Encyclopedia > Saccade

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A saccade is a fast movement of an eye, head, or other part of an animal's body or of a device. It can also be a fast shift in frequency of an emitted signal, or other such fast change.

Its purpose can be illustrated by the human eye. We do not look at a scene in a steady way. Instead, our eyes jerk around, locating interesting parts of the scene and building up an intelligent mental 'map' corresponding to the scene. In the human eye, one reason for saccades is that only one part of the retina, the macula, has a high concentration of light-receptive nerve endings. Thus, the macula makes up the high-resolution central part of human retina.

By moving the eye so that small parts of a scene can be sensed with greater resolution, nature has contrived to produce a system that makes efficient use of body resources. If we saw an entire scene in high resolution, the diameter of the optic nerve would need to be larger than the diameter of they eyeball itself. Subsequent processing of such a high-resolution image would require a brain size many times larger than its current size.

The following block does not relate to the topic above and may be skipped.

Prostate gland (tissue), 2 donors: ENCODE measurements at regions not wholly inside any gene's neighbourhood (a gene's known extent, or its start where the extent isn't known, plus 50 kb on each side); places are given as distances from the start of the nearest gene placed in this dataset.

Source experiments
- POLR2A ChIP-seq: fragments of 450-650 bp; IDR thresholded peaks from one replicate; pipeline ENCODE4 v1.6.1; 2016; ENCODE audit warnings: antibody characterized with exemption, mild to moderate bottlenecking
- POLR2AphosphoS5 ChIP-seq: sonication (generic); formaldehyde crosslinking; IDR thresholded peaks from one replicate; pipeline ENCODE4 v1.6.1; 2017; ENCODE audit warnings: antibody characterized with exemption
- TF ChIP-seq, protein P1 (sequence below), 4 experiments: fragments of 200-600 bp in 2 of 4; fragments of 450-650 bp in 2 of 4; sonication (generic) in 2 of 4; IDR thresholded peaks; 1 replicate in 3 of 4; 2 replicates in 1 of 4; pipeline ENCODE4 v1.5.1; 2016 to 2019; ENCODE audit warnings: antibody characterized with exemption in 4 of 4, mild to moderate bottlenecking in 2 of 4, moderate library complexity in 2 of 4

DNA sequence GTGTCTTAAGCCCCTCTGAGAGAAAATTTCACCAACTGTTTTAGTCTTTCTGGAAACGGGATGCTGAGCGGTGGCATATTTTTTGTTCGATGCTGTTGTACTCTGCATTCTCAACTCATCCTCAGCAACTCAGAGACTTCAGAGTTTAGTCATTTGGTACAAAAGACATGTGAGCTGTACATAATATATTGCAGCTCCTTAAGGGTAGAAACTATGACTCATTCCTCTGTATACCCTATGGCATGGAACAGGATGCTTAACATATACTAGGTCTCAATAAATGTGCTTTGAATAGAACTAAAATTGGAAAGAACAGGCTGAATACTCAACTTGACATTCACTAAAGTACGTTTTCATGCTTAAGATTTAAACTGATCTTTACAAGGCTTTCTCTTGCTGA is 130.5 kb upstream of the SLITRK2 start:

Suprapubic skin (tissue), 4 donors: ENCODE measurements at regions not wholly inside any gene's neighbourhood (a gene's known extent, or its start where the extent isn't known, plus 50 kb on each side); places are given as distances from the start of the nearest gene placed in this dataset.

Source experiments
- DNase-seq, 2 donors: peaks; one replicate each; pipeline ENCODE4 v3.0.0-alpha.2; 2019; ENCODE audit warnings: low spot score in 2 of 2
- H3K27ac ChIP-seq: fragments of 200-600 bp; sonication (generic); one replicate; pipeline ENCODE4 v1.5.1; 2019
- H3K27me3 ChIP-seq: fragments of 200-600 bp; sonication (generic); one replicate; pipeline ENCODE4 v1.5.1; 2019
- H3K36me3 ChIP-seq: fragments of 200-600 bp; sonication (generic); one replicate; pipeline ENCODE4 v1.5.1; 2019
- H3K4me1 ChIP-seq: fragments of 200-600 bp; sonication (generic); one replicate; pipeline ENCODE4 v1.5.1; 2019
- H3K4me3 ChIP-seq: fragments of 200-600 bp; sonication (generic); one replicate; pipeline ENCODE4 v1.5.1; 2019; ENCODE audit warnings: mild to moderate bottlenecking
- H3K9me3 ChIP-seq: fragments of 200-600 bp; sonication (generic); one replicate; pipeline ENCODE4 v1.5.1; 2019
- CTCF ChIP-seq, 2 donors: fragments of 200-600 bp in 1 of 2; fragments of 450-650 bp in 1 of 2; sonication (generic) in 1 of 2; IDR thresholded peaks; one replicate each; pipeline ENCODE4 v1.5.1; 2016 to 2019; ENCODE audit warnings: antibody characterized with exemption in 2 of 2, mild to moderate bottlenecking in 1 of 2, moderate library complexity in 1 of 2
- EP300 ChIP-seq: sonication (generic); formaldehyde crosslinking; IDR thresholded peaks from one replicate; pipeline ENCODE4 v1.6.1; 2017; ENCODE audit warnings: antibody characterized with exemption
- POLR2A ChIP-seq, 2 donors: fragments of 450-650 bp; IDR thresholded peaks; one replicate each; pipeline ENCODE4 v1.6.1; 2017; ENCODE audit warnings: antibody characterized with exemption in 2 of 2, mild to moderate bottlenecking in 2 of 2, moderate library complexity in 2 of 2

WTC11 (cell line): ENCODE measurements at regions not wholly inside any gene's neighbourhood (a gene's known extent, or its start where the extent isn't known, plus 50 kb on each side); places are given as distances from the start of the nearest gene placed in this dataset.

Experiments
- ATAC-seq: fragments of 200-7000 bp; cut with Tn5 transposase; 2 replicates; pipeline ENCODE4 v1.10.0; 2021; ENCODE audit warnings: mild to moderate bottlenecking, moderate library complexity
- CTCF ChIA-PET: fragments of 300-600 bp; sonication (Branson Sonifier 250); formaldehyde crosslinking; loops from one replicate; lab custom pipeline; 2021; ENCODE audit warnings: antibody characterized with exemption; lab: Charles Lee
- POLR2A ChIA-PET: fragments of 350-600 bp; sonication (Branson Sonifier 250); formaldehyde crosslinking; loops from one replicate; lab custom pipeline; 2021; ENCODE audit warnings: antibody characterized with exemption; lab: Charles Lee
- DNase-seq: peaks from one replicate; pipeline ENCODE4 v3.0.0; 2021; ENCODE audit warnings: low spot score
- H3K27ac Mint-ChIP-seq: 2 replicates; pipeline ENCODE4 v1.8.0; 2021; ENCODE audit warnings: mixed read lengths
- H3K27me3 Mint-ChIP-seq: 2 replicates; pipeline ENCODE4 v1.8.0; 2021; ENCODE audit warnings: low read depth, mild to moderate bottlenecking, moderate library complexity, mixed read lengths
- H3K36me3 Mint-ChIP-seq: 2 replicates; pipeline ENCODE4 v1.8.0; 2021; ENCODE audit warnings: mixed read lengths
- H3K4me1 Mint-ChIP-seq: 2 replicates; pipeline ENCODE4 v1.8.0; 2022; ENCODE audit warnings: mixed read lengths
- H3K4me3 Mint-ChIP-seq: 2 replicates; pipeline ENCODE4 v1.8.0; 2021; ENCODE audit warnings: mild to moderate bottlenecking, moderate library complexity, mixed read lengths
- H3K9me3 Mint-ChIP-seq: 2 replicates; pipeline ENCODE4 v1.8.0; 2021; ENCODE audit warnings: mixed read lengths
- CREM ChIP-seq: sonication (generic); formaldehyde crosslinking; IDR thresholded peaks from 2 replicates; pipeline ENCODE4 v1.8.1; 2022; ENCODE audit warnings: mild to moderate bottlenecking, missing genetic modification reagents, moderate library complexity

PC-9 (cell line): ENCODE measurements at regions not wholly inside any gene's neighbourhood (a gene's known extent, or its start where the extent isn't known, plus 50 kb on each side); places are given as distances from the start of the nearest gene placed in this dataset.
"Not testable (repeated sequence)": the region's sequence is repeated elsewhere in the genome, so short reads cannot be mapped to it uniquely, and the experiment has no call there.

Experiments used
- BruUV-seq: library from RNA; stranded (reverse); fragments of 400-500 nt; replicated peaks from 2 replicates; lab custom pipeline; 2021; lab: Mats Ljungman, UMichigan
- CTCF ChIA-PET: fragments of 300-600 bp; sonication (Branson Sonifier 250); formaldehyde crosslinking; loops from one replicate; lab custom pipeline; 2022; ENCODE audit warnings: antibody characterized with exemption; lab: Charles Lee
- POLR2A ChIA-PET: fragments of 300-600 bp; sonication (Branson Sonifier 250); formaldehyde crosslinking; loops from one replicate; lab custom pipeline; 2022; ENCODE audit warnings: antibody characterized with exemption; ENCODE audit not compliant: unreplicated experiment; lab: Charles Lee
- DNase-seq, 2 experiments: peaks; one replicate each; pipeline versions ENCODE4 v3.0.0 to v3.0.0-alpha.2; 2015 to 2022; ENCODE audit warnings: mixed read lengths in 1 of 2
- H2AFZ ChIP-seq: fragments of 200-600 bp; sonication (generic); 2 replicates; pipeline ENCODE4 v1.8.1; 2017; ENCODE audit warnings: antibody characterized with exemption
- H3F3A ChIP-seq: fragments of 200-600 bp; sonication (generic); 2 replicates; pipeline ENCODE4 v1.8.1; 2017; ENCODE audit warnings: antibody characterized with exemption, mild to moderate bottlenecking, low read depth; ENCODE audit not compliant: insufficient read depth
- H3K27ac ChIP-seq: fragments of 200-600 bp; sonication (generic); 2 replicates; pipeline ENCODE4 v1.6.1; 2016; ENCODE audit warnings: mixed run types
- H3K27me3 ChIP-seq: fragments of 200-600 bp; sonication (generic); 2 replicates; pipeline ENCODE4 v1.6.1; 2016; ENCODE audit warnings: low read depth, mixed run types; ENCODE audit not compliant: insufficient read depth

Saccades can add spatial and frequency resolution to many other kinds of sensors. For example, some animals use saccades as part of echolocation.

Dynamics of the saccadic eye motion give insight into the complexity of the mechanism that controls the saccadic motion of the eye. Again, let's have the human eye serve as an example. The saccade is the fastest movement of external part of human body. The peak angular speed of the eye during a saccade reaches several hundred degrees per second. Saccades last from about 0.02 seconds, up to about 0.8 seconds.

The duration of a saccade depends on the amplitude of a saccade. Amplitude of a saccade is is the angular distance that the eye needs to travel during a particular saccade. For amplitudes up to about 60 degrees, the duration of a saccade linearly depends on the amplitude. In that range, the peak velocity of a saccade also linearly depends on the amplitude. In saccades larger than about 60 degrees the peak velocity remains constant at the maximum velocity attainable by the eye. Thus, their duration is no more lineary dependent on the amplitude.

To explain some implications of saccadic eye motion, it's worth modeling the eye as a photo camera. A saccadic eye movement is quite fast compared to any motion on the scene that's being observed. Thus, the image on the retina during a saccade is blurred. It's the same phenomenon as if you were moving a camera with an open shutter -- the photograph would get blurred.

See also saccadic masking.

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